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Taxing Wealth in the Just City:
and the Roman Census

Prof. Andrew Monson, New York University

in Dialogue with

Prof. Phillip Mitsis, New York University
November 10, 2022
Starts in New York 12.00 p.m. / Oxford 5.00 p.m. / Budapest 6.00 p.m. / Athens 7.00 p.m.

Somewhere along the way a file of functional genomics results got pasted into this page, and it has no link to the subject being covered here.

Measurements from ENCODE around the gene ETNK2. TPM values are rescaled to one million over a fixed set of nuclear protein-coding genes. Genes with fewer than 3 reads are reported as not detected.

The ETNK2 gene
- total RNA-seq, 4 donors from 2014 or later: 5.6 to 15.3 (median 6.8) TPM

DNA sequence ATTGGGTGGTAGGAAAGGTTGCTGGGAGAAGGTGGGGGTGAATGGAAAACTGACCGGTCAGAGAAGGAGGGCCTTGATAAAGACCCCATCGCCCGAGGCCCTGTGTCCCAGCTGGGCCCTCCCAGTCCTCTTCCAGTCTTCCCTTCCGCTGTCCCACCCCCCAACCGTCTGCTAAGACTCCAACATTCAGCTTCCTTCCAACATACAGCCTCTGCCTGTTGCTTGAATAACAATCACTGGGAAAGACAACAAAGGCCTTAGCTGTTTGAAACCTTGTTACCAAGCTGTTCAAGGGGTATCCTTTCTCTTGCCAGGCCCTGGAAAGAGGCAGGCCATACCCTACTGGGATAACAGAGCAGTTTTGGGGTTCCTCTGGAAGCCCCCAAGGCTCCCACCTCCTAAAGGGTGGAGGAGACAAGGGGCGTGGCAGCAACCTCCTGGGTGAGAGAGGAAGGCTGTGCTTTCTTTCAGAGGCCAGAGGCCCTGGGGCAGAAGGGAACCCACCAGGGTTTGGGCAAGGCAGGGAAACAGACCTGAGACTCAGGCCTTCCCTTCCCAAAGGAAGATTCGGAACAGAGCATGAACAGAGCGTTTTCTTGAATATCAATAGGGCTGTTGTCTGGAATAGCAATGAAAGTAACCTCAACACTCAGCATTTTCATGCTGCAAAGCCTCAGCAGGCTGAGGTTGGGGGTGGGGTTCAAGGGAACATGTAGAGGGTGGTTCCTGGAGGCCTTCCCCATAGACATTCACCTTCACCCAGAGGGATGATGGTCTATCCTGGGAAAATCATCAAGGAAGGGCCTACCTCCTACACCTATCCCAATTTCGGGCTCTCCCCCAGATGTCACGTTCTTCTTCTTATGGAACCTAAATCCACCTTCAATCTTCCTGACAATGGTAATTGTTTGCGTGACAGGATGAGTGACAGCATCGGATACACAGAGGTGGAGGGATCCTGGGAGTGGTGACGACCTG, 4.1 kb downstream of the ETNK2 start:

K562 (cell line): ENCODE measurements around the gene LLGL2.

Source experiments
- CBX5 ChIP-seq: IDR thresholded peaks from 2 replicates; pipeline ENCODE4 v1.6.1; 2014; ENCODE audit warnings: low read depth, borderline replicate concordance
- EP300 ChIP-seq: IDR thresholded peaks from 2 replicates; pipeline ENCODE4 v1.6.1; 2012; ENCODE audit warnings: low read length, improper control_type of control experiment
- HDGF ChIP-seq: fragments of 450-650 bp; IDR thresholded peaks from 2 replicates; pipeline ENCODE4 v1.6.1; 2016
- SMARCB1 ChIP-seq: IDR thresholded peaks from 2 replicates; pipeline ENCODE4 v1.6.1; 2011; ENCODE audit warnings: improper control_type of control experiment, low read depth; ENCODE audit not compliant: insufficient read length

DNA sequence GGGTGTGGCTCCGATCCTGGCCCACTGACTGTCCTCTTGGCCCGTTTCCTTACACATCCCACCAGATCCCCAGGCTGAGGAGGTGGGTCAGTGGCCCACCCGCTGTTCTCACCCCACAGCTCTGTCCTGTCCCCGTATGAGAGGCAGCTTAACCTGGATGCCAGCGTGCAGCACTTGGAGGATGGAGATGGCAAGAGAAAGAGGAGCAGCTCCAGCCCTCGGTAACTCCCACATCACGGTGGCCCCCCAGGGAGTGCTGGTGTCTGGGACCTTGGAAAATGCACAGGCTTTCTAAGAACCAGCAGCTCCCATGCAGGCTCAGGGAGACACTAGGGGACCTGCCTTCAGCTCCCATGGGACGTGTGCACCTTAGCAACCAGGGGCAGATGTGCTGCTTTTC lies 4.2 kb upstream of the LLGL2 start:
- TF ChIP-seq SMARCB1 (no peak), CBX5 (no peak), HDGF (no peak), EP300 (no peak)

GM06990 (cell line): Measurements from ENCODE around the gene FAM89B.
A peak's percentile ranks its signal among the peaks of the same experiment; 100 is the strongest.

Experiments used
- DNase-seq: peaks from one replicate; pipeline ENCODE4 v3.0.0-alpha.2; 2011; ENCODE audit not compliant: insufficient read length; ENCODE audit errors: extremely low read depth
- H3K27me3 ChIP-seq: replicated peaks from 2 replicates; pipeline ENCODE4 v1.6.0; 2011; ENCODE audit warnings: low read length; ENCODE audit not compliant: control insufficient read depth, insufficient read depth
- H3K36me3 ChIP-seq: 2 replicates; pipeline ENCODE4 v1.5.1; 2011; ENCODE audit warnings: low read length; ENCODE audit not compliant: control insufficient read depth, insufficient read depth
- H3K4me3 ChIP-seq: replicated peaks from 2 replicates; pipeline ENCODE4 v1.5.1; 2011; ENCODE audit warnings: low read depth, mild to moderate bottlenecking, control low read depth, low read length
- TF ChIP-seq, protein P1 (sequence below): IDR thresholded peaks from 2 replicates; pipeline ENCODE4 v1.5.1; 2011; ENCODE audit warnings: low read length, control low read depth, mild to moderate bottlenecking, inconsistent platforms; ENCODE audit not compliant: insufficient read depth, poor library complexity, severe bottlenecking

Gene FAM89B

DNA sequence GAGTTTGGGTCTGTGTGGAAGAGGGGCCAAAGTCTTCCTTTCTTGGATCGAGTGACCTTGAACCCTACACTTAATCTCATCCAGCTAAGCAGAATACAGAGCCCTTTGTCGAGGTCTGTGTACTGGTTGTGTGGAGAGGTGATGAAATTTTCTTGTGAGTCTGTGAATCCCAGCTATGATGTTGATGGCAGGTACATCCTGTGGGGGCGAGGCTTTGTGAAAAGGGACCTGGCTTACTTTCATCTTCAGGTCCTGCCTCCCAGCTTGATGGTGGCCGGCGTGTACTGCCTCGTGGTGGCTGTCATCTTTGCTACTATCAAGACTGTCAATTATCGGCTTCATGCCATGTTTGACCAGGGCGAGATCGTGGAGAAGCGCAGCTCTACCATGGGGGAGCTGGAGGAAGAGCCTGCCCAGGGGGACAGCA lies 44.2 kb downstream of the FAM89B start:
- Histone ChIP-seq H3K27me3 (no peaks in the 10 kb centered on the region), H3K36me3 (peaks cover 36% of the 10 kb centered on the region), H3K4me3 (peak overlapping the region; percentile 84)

In 43 BC the Roman senate decided to levy tributum, a direct tax on citizens’ property in Italy, for the first time since its suspension in 167 BC. Roman citizens were once again confronted with the question of fiscal fairness: who should bear the greatest tax burden on behalf of the republic? Cicero recognized the urgency in 43 BC and was disappointed when his wealthy peers did not contribute their fair share. In general, however, he considered property rights to be natural or pre-fiscal, so the state’s purpose was to protect them. Cicero’s normative political theory was, in this respect, less consistent with what I call an autonomous fiscal state than his Stoic models. He and his peers in Rome’s oligarchy celebrated King Servius Tullius for entrenching property rights into the constitution by means of the census. The historian Dionysius of Halicarnassus, on the other hand, records a more democratic Roman tradition about the Servian census, which furnishes key evidence for reconstructing the tax-system before 167 BC and for a compensatory justification of taxation by an autonomous fiscal state that Cicero would have rejected.

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